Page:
His writing celebrates that the “presence of the Divine” is to be found in many places and phenomena, here and now, not in some disembodied heaven. The work is in some sense a celebration of abundance, from the desert to the Arctic, and a warning about its erosion.
He finds this presence in and as places, mostly wild and remote ones where the natural order seems intact, and as specific moments of witness, particular encounters. Places not as passive stages that life moves across but as the lives as well, as all the presences, living and otherwise, in a place, its animals, plants, weather, geology, and hydrology, the lay of the land, the human presence, and how they all interact. Sometimes he also describes the disciplines and rites of being present and regularly the other humans there, who are often guides of one kind or another.
You could describe his as a lifelong quest for the Holy Grail in which the quest itself is the Grail. The Grail is the journey, the search for something, and the something is outside oneself—musk oxen in a blizzard or algae flourishing under Antarctic ice, or an image of a stone horse laid out in the desert long before white people came along, or the annual autumnal return of the salmon in front of his house on the McKenzie River. But in his writing, this cosmology, the Grail is not just the travel to these places but the stillness and patience after arrival.
It is also the act of paying attention to these things, of entering a state of concentration, of focus, a state of being open to epiphany and rapture and communion. It is a seeking, so to speak, of the capacity to seek, with a kind of devotion that steadies the concentration. You arrive at a place, then you arrive at an awareness, then perhaps arrive at an understanding, which opens up the world to you and opens you up to the world. Finally, perhaps, you arrive at a relationship.
One word appears over and over in these pages: “attention.” The word has the same roots as “attendance,” which means showing up, serving, and caring for, with roots in the French attendre, to wait. Waiting, attending to, and paying attention are in some sense the same thing, waiting to understand, waiting to know, staying until connection is formed, the taking-care-of that begins by taking notice of. Perhaps it’s all encompassed in the “continuous, respectful attendance to the presence of the Divine.” Attention is something Barry admires in others, exhorts his readers to practice, and describes in his own interactions.
One of the hallmarks of his writing is a sense of being unhurried, of the sheer luxury of time and the way that the old ways were the slow ways, and that this slowness is what it takes to know something, whether you wait for hours for the animal to appear or you return to a place over and over to know it under many conditions.[*1] In that sense, it’s an act of resistance to our hurried, harried, distracted era. In the essay on his friend Richard Nelson, the Alaskan writer and anthropologist, he notes, “To be patient, to pay attention to the world that is not yourself, is the first step in the neophyte’s discovery of the larger world outside the self, the landscape in which wisdom itself abides.” Elsewhere he writes, “I do not recall a single day of attentiveness outdoors, in fact, when something unknown, something new, hasn’t flared up before me.”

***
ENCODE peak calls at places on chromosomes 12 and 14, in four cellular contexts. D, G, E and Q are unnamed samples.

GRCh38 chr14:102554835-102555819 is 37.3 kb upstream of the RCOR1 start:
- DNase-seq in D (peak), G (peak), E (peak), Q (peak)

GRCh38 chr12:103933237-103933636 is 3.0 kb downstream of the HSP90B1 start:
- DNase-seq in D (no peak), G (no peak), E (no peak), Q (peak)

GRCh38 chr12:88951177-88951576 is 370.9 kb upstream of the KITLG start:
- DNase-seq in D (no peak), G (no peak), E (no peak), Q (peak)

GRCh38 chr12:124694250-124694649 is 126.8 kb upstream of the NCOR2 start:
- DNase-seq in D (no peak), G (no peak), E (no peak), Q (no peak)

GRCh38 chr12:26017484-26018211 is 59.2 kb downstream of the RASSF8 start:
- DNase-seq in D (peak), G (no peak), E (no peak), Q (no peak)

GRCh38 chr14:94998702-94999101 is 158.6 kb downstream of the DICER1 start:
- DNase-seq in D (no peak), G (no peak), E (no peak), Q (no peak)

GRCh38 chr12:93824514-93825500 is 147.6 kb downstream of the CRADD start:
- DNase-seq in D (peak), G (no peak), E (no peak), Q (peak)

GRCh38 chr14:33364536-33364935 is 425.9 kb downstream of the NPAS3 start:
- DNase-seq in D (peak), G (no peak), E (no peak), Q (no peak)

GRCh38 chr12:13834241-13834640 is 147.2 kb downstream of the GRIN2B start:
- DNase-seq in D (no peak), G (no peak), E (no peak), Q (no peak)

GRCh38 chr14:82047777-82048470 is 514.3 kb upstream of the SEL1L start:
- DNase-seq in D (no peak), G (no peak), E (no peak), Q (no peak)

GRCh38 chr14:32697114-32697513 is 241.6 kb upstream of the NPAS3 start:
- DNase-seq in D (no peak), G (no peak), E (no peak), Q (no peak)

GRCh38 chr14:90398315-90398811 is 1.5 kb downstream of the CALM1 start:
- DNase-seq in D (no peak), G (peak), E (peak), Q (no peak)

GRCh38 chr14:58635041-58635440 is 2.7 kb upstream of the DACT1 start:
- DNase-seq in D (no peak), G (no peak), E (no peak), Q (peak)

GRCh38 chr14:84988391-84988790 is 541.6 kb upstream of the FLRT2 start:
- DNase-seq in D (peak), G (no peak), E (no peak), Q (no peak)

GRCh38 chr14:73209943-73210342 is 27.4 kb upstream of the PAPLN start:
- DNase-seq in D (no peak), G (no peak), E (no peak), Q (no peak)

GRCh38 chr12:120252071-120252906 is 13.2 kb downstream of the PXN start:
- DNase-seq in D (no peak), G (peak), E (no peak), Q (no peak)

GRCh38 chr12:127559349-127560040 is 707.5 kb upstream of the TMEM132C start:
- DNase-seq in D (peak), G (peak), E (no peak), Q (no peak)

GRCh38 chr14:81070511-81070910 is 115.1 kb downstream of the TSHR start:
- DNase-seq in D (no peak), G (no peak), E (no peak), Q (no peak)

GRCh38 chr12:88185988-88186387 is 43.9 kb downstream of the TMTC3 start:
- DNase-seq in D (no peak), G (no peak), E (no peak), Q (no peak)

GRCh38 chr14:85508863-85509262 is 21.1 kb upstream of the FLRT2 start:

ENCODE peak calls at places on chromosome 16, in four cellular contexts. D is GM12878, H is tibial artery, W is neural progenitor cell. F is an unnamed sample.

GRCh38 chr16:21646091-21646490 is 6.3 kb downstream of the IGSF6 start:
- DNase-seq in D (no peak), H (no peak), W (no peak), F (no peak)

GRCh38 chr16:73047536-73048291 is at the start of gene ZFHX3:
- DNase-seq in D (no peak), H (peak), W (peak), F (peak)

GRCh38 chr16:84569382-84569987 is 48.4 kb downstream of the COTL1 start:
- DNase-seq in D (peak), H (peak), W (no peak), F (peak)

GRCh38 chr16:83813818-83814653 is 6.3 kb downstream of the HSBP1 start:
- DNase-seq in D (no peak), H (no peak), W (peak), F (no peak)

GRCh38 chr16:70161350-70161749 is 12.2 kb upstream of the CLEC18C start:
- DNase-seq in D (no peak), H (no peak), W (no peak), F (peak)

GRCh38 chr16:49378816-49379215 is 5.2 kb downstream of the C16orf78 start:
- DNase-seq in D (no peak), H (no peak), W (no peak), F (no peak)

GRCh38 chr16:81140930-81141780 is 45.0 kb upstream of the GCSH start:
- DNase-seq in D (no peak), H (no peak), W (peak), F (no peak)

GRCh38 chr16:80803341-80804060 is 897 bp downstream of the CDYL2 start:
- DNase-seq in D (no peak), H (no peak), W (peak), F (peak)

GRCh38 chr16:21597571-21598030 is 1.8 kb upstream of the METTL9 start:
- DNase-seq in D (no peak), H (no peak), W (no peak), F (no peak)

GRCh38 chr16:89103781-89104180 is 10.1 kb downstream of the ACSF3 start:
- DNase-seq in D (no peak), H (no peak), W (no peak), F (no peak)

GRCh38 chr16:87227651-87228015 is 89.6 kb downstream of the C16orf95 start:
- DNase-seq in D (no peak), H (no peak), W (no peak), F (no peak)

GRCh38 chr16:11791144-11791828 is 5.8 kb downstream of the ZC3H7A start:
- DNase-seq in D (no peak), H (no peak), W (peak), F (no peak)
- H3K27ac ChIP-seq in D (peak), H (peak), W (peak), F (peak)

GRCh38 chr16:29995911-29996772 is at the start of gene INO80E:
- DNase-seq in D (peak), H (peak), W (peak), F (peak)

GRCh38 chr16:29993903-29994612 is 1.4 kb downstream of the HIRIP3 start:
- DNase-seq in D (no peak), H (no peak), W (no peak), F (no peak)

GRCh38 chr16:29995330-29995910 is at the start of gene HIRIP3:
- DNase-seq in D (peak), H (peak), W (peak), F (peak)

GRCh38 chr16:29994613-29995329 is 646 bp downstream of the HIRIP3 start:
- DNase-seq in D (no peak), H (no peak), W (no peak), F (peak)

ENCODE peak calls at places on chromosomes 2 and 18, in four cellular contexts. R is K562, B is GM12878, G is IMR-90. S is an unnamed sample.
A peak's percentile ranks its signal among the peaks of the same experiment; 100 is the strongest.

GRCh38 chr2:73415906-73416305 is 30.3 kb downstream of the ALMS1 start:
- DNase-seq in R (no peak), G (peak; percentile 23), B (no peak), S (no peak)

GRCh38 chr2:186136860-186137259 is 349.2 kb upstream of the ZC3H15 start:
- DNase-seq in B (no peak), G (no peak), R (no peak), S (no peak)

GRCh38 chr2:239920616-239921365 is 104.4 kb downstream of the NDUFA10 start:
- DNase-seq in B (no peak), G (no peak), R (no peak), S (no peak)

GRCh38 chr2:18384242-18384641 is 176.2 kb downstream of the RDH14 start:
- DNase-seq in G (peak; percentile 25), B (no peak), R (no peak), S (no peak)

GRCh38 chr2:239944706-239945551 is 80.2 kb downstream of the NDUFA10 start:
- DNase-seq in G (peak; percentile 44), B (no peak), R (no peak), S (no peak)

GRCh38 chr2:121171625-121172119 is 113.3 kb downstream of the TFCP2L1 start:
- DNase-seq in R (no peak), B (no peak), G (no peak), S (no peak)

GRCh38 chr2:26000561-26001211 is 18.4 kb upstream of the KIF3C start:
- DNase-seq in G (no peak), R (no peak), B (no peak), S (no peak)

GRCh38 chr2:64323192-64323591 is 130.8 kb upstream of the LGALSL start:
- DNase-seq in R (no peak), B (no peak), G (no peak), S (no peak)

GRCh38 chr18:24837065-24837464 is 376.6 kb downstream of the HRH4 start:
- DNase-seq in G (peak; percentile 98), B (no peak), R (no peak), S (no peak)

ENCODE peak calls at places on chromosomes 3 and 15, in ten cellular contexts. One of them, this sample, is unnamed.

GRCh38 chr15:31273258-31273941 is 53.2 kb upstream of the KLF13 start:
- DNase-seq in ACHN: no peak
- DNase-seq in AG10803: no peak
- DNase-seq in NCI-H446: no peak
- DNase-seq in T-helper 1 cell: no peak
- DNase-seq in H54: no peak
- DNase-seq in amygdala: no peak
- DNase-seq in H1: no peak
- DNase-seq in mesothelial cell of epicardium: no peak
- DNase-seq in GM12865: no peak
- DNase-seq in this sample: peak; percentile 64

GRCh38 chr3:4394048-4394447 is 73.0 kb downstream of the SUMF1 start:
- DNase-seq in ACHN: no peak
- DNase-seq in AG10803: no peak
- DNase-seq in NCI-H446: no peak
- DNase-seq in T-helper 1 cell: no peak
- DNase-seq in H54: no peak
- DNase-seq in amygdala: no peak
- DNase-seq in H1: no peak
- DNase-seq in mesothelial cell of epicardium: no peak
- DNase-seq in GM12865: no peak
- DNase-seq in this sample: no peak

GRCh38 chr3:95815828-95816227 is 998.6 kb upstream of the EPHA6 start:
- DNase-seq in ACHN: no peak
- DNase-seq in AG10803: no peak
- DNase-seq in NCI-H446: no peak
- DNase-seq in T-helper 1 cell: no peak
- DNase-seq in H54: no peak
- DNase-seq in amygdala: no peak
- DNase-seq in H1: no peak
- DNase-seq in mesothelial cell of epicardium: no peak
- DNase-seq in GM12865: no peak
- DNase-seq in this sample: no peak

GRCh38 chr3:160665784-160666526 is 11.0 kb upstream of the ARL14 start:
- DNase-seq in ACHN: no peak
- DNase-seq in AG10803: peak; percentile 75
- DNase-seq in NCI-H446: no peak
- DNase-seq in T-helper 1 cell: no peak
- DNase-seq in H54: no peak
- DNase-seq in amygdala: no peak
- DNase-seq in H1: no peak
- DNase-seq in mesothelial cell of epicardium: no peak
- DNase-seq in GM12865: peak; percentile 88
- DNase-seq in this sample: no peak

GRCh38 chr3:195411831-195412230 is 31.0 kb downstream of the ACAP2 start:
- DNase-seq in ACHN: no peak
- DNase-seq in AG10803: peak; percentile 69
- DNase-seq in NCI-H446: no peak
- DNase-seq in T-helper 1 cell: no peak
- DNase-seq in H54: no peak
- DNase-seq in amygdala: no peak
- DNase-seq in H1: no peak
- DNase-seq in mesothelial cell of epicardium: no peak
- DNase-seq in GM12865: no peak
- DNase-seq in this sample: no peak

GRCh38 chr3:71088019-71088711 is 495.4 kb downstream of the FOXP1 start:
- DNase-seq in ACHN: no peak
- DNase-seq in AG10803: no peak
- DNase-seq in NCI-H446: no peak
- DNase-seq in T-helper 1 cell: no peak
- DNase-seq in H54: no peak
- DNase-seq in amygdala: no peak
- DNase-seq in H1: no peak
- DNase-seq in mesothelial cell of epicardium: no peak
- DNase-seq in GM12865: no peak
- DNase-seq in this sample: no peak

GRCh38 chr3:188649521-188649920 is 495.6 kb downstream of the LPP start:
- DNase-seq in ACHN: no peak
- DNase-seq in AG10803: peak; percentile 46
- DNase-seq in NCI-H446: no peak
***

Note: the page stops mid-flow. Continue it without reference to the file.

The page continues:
Often the word appears in the phrase “pay attention,” in which to pay might mean to give. You give your attention and you are paid back with whatever joy and knowledge you receive through that process. He portrayed learning as a holy and exhilarating mission. Perhaps attention is what we owe one another and the world first, and this writer wandered about, paying it out lavishly and writing down what he learned as an exhortation to others to likeways pay attention, not as a duty, not because we are in debt, though of course we are in debt to the great complex web of life in which we are situated, but because attention brings epiphanies, orientation, fellowship, insight. Sometimes he was seeking the places to which he himself desired to pay close attention, sometimes he was seeking the people who already did so. Thus scientists and Indigenous people loom large in his work as practitioners in two schools of epistemology, different but not opposed.[*2]